Emerging Theory in Educational Technology: What has Changed since the Mid-1980s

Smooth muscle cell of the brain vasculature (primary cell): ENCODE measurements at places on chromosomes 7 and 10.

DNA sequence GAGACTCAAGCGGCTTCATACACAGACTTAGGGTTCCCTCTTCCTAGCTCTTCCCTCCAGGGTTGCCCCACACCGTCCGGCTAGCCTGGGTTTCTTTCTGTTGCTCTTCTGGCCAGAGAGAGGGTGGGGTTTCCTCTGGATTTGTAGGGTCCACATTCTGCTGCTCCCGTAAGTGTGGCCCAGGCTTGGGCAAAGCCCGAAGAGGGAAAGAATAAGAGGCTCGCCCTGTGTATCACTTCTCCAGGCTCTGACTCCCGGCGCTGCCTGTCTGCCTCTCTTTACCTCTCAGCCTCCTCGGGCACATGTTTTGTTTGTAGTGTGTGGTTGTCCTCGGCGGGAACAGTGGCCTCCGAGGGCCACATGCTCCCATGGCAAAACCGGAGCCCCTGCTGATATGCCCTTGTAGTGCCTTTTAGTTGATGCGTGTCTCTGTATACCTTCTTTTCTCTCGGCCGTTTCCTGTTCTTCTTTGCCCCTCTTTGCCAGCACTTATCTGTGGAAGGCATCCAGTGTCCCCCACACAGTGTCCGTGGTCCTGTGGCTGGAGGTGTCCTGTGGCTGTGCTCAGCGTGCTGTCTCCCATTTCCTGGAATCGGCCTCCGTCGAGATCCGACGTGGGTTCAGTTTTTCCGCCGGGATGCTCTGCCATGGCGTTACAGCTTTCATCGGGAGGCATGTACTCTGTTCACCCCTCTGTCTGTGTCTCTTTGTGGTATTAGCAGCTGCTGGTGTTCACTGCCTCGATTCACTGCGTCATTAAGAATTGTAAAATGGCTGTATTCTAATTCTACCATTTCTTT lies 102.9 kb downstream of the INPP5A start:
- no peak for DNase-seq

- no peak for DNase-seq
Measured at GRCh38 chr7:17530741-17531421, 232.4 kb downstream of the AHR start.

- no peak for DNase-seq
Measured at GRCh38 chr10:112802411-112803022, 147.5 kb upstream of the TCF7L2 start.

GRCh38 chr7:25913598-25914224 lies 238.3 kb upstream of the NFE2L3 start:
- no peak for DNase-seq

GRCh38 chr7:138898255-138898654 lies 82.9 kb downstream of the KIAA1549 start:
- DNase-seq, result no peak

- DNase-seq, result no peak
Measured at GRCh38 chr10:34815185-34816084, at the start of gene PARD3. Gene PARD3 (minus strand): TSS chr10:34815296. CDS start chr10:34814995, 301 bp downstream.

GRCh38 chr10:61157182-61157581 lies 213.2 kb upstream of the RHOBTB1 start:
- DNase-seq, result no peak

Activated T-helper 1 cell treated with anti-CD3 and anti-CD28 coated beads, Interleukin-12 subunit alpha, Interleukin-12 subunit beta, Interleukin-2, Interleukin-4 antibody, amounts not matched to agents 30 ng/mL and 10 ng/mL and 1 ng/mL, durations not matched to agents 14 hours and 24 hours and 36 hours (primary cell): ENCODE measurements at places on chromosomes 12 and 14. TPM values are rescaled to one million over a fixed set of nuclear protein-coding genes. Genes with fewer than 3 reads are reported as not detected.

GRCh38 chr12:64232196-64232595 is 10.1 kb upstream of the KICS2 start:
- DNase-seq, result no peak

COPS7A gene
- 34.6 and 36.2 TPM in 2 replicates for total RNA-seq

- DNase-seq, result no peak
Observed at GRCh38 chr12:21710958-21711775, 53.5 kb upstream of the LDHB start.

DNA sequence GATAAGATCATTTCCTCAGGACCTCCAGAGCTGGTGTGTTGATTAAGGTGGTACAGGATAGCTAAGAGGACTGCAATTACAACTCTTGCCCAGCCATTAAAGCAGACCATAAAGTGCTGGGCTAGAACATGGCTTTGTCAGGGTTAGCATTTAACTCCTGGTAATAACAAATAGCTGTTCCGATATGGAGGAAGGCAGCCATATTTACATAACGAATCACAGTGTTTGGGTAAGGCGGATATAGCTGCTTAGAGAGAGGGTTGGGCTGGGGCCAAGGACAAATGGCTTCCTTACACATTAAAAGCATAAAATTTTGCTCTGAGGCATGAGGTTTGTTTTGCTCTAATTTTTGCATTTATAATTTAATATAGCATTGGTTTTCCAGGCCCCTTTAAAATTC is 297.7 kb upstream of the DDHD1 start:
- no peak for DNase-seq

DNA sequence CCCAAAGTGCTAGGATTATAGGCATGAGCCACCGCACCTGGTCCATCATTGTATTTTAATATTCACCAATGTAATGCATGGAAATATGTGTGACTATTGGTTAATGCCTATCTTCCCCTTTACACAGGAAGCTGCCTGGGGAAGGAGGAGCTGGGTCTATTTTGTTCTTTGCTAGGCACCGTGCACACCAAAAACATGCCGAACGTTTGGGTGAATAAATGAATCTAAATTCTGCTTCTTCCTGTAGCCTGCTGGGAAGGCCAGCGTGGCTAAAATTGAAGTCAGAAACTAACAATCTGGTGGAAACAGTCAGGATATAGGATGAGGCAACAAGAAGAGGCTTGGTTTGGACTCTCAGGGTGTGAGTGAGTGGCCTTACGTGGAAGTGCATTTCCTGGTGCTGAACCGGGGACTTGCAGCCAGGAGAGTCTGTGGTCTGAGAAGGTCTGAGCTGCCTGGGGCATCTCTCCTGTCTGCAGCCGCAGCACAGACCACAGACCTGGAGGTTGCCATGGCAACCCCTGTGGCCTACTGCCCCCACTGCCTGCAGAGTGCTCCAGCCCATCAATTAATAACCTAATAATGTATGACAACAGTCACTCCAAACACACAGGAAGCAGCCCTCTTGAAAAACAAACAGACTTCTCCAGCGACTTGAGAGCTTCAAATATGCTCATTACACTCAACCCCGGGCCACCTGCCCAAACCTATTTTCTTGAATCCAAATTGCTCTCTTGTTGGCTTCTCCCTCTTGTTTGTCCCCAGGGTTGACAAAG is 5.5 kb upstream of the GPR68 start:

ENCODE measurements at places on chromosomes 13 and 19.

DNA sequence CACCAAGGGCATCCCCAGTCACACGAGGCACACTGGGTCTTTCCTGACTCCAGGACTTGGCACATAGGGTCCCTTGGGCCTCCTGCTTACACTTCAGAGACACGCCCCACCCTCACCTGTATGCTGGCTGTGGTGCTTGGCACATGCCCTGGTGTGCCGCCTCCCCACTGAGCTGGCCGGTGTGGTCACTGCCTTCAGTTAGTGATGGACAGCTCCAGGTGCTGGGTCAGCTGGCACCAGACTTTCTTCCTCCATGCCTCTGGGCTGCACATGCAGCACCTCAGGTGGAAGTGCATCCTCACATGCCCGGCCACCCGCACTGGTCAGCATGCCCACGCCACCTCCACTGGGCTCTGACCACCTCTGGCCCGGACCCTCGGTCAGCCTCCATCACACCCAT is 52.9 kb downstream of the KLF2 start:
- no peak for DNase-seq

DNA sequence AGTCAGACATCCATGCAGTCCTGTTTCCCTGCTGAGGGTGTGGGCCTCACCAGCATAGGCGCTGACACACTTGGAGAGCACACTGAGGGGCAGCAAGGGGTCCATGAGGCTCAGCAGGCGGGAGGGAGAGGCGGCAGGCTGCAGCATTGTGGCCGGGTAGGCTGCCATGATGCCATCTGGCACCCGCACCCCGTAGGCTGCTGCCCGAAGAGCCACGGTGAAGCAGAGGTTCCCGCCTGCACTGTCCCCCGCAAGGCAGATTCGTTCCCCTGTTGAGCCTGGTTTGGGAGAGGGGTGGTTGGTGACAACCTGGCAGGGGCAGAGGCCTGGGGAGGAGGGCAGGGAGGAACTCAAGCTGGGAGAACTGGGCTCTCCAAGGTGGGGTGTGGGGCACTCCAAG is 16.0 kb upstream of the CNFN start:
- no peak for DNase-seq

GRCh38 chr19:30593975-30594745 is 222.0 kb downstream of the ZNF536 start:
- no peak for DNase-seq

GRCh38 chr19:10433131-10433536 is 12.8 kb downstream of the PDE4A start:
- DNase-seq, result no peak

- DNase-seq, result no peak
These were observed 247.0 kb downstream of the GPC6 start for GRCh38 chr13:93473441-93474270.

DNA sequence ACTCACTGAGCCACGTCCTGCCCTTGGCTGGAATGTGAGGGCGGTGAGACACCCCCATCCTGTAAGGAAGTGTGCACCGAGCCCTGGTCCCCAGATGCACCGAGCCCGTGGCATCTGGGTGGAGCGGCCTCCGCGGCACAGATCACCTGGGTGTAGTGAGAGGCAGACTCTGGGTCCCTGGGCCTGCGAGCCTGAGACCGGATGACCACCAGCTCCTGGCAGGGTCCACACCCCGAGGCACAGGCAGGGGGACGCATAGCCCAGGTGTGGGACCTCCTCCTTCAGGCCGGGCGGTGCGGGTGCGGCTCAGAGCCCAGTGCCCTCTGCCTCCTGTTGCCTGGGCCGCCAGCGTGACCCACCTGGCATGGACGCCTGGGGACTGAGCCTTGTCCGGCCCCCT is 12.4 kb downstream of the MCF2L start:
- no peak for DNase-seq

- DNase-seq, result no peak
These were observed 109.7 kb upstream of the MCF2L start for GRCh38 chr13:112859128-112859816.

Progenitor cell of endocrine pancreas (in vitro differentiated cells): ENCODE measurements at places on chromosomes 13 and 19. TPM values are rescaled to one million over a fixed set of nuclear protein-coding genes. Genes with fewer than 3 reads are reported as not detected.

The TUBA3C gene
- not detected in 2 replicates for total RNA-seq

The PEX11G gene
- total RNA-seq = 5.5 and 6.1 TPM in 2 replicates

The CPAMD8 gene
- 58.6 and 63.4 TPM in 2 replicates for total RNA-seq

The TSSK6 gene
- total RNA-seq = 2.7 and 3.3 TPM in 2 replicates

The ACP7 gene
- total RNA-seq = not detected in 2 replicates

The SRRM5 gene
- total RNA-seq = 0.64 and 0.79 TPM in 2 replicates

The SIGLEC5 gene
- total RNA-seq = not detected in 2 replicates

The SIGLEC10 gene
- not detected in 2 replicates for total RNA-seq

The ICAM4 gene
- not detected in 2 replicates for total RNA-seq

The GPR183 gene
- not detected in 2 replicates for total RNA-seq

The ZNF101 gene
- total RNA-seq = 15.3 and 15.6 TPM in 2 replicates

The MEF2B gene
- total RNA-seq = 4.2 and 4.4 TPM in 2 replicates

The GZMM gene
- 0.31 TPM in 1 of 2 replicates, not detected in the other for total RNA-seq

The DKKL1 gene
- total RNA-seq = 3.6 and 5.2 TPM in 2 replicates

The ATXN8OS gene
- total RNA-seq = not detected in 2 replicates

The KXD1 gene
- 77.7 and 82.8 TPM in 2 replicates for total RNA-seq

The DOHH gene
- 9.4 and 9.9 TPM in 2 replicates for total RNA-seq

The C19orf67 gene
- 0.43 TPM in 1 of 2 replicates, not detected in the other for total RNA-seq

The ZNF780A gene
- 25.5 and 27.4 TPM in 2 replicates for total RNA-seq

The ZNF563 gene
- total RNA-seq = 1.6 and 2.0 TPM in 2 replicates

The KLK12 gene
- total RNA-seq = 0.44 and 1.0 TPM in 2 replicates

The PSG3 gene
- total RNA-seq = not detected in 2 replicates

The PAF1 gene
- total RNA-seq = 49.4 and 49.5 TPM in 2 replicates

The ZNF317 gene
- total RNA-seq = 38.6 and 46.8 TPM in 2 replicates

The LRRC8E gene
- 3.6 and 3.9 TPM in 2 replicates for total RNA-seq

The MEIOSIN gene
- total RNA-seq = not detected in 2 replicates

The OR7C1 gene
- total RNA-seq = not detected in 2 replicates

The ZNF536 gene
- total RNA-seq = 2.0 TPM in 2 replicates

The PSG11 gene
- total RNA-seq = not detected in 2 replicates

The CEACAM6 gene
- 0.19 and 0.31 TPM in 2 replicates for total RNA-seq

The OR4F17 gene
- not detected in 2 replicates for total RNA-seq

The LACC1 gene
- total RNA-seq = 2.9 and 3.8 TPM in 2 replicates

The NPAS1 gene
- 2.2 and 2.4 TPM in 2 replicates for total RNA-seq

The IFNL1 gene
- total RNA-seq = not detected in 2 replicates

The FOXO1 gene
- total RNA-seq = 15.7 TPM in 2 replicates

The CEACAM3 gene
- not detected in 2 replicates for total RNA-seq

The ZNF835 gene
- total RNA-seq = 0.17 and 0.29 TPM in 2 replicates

Buder and Hesse (2003) made a number of important points in their response to my article on learning in artificial environments (Winn, 2003). In this article, I address three of their points. I expand on what I said earlier about the role of dynamical systems theory in cognition and learning with technology. The concept of how students are coupled to a learning environment, rather than simply interacting with it, is developed and the case made that this view opens new possibilities for thinking about learning. Next, I argue that cognitive neuroscience has the potential for helping educational researchers and practitioners develop new frameworks for thinking about learning. Finally, I argue that systems theory and cognitive neuroscience have a lot to contribute to our understanding and study of embodied cognition. This latter argument is illustrated by recent research into learning from complex artificial environments.